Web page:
South West Regional
NATIONAL CAMPAIGN DAY - BETTER OFF WITH LABOUR
It was going to be a newsletter but given the amount of articles we have received we can safely call
this an online Magazine. It will be published on the first day of every month from here on in. Thanks
to everyone who has sent in their contributions or attended the recent Labour Camapaign Forums.
This would not be happening without you.
This publication will largely be devoted to the art and ‘joy’ of campaigning. We have made a good
start with two very well attended Dorset Labour Campaign Forums recently and it seems clear from
all the discussions that we do need some new kind of vehicle to help branches and CLP’s communi-
cate with each other across Dorset.
This month we have published an up-to-date list of CLP officers. As far as we know this list does
not exist anywhere else in the world and yet when you think about it – it’s such a simple thing. The
list identifies all of the roles currently being undertaken by at least one person somewhere in Dorset.
As you will see, there are plenty of vacancies for many roles that could potentially be filled by
Labour Party members. If these roles were filled over the next year then this might generate a lot
more activity, especially if its easier for officers to contact their fellow officers carrying out the same
roles in other CLP's.
We might want to think about standardising the roles in all the CLPs so there is clarity in knowing
who does what. Does a communications officer deal with the press, social media, and IT? If you're
a campaigns officer, do you have responsibilty for the social media campaign?
We are keen to start arranging meetings for all the social media experts across Dorset to share ideas
and learn from eachother. Some of us are good at doing some 'techie' things but it's impossible to
keep up with all the developments and to know all the tricks of the trade. We are hoping to have
a Training Event in February 2018 to share some of this knowledge.
If you have any good ideas about how we might do things differently or better, then we would love
to hear from you. This Magazine is a place for you to share your skills but also to air your views.
I hope we will have a letters page in the next edition. But for now, I hope you enjoy this first edition
of the Dorset Labour Magazine.
TIPS FOR USING THIS ONLINE MAGAZINEAs an online magazine there are
lots of links to various videos and audio recordings. So don't think of this magazine
in terms of just text. If you want to submit things for publication it could be a link
to an interesting Youtube page or website.
Please send your articles, ideas etc to:
Welcome to the first edition of the Dorset Labour Magazine!
SOUTH WEST REGIONAL CONFERENCE
Plymouth - Saturday 25th November 2017
The South West Regional Conference this month focused
on campaigning, Europe and the Trade Unions.
Speakers included Luke Pollard MP (Plymouth Sutton &
Devonport), Tudor Evans (Leader of Plymouth Labour
Group), Clare Moody MEP and of course, the leader of the
Labour Party Jeremy Corbyn.
You can watch just some of the highlights below.
Jeremy Corbyn Speech watch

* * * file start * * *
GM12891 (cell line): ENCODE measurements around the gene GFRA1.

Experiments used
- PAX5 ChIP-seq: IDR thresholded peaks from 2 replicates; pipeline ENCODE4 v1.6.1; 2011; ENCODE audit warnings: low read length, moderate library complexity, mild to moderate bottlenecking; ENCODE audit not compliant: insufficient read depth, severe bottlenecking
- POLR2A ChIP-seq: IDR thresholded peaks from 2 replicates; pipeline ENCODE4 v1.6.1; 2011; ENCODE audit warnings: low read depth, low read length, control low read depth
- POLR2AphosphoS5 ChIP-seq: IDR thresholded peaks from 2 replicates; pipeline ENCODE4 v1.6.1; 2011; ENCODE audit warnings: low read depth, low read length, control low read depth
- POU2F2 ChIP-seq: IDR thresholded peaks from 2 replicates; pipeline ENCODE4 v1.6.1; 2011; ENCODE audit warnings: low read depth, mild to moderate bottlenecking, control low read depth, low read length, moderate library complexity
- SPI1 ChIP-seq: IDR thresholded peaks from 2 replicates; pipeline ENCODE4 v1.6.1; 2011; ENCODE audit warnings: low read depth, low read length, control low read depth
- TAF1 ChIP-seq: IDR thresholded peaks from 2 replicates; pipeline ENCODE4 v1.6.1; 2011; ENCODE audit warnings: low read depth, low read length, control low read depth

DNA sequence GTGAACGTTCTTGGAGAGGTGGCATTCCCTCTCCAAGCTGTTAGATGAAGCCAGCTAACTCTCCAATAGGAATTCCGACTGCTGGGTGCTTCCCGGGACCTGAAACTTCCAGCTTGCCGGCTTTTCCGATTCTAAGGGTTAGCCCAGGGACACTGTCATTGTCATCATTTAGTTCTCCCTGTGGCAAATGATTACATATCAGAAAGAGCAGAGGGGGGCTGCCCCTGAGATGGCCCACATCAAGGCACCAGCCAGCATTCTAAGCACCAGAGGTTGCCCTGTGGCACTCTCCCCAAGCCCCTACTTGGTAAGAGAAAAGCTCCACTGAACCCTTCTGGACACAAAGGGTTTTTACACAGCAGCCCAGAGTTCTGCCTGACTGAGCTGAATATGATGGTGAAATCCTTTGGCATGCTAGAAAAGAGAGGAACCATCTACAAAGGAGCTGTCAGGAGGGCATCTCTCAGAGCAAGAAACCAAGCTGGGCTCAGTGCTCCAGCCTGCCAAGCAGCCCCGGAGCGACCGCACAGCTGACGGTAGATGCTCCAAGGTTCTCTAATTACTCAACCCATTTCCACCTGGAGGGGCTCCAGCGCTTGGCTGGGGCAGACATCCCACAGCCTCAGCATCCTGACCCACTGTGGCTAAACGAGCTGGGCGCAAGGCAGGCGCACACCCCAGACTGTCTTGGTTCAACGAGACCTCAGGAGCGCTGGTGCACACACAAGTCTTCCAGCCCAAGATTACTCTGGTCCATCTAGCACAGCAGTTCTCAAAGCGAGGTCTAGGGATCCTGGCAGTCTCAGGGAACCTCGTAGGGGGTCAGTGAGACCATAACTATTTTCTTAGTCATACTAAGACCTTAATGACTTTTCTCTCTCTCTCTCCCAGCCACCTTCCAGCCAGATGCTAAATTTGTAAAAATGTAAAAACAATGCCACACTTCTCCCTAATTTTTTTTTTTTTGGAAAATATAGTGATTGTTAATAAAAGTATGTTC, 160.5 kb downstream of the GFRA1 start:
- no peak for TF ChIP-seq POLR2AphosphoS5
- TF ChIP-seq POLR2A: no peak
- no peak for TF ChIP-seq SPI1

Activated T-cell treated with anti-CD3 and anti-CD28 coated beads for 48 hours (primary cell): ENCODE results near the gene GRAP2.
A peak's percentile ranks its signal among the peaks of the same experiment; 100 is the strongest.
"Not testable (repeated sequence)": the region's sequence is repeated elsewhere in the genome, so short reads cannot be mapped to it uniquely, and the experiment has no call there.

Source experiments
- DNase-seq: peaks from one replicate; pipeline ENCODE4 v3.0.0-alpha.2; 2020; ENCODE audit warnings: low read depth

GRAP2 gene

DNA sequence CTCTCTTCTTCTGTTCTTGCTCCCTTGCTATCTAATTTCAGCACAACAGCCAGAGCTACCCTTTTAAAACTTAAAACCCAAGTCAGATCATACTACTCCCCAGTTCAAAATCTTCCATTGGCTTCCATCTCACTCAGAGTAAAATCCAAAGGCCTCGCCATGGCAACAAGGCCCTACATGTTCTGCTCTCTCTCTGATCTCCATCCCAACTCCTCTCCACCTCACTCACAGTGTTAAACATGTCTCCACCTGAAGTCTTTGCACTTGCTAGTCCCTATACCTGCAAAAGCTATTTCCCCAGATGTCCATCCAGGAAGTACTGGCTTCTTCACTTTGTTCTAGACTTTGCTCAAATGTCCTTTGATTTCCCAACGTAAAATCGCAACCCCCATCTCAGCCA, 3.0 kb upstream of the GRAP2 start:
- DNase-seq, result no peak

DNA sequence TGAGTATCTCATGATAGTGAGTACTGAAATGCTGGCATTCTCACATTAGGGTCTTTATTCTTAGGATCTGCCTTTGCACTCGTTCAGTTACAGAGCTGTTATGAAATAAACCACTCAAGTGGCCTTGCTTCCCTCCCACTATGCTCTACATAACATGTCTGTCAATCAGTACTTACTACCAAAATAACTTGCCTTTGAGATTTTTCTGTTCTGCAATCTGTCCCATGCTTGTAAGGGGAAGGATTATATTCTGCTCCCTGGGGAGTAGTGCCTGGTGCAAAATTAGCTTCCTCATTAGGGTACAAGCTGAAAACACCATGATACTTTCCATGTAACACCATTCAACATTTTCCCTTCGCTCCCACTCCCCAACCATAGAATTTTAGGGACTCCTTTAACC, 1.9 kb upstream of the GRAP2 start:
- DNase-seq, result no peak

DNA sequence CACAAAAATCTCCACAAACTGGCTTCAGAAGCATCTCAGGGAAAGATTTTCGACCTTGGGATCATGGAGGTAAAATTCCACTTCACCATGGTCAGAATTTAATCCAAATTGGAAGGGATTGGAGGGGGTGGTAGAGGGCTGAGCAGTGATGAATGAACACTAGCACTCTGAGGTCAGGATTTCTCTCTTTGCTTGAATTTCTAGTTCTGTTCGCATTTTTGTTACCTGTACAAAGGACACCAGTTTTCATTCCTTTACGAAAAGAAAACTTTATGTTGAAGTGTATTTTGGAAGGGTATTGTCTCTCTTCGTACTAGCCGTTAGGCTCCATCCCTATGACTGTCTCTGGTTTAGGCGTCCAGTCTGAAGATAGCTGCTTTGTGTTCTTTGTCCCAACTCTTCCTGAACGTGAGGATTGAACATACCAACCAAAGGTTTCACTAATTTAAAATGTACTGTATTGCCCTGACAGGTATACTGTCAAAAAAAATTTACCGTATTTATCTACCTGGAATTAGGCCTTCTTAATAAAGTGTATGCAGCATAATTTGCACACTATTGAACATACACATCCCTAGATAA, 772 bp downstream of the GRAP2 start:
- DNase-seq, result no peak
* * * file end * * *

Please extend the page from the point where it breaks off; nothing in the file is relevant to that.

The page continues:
Members Q&A watch
Brexit Debate watch
Luke Pollard MP watch
Tudor Evans watch
Members Q&A - Mark Gage
Regional Board Election Result
It was also the day for CLP delegates to vote for their
preferred candidates for the South West Regional
In Dorset there were three candidates for the two
posts. Rules stipulate that at least one of the posts
must be taken up by a female and therefore Mollie
Collins was elected without the need for a contest.
Mark Gage (Chair of West Dorset CLP) was up against
al Election candidate for Bournemouth West). The
result was as close as the contest between Tony Benn
and Denis Healey for the deputy leadership of the
Labour Party in 1981.
If you don't know the result and would like to listen
to it as it was announced then stop reading and click
If you're too impatient then the result was as follows:-
Dave Stokes 2,555.5 votes 50.83%
Mark Gage 2,472.17 votes 49.17%
South West Regional Board meetings are held every
quarter. We look forward to receiving reports about
future meetings in the Dorset Labour Magazine.
Luke Pollard MP
by Richard Denton-White
MAYBE it’s something in the English DNA (and Welsh, but not Scots and Irish!) that since Agincourt
and Crecy there has been hostility towards mainland Europe ? Silly really given our very mixed gene
pool and undeniably European culture ! Certainly the narrow Referendum result in favour of Leave
can be seen as a direct result of English nationalism, anti-foreigner fear and blatant igno-
tell you what the abbreviation EU stands for!
A right wing tabloid press added to the anti-EU cocktail and that false promise that Boris Johnson
emblazoned on his battle bus about £ 350 Million to our NHS every week post Brexit !! The Remain
Campaign too was run by soft Tories who lacked passion, commitment and conviction. Remain
failed to make a strong case for Remaining because of a woefully weak leadership.
Labour’s EU policy is an unsustainable fudge that now needs challenging
head on in the run up to next year’s Summer Conference. Things have
moved on dramatically since September with the knowledge that the
Referendum result has already cost British families £852 at a time of
alarmingly falling wages and undermined living standards .There is